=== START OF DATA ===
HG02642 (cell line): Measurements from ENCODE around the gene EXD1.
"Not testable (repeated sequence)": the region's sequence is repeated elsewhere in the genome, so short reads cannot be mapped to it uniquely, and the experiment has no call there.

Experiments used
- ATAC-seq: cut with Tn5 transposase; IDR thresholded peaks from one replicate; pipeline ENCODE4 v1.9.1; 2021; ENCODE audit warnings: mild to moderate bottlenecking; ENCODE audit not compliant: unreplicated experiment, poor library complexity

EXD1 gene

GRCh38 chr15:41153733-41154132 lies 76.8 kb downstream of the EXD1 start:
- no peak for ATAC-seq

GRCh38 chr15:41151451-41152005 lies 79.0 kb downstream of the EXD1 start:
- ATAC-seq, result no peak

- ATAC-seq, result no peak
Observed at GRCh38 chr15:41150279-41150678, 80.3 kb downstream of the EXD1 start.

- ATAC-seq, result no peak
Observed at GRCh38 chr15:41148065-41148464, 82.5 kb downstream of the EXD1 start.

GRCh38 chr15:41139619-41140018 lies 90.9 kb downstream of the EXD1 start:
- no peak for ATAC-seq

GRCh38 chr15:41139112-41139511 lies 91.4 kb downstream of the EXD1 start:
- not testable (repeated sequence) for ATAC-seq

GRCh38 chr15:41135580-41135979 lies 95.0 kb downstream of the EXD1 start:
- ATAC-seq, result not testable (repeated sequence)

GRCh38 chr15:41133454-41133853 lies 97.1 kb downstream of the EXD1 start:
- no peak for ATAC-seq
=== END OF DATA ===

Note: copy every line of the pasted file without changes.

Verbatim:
HG02642 (cell line): Measurements from ENCODE around the gene EXD1.
"Not testable (repeated sequence)": the region's sequence is repeated elsewhere in the genome, so short reads cannot be mapped to it uniquely, and the experiment has no call there.

Experiments used
- ATAC-seq: cut with Tn5 transposase; IDR thresholded peaks from one replicate; pipeline ENCODE4 v1.9.1; 2021; ENCODE audit warnings: mild to moderate bottlenecking; ENCODE audit not compliant: unreplicated experiment, poor library complexity

EXD1 gene

GRCh38 chr15:41153733-41154132 lies 76.8 kb downstream of the EXD1 start:
- no peak for ATAC-seq

GRCh38 chr15:41151451-41152005 lies 79.0 kb downstream of the EXD1 start:
- ATAC-seq, result no peak

- ATAC-seq, result no peak
Observed at GRCh38 chr15:41150279-41150678, 80.3 kb downstream of the EXD1 start.

- ATAC-seq, result no peak
Observed at GRCh38 chr15:41148065-41148464, 82.5 kb downstream of the EXD1 start.

GRCh38 chr15:41139619-41140018 lies 90.9 kb downstream of the EXD1 start:
- no peak for ATAC-seq

GRCh38 chr15:41139112-41139511 lies 91.4 kb downstream of the EXD1 start:
- not testable (repeated sequence) for ATAC-seq

GRCh38 chr15:41135580-41135979 lies 95.0 kb downstream of the EXD1 start:
- ATAC-seq, result not testable (repeated sequence)

GRCh38 chr15:41133454-41133853 lies 97.1 kb downstream of the EXD1 start:
- no peak for ATAC-seq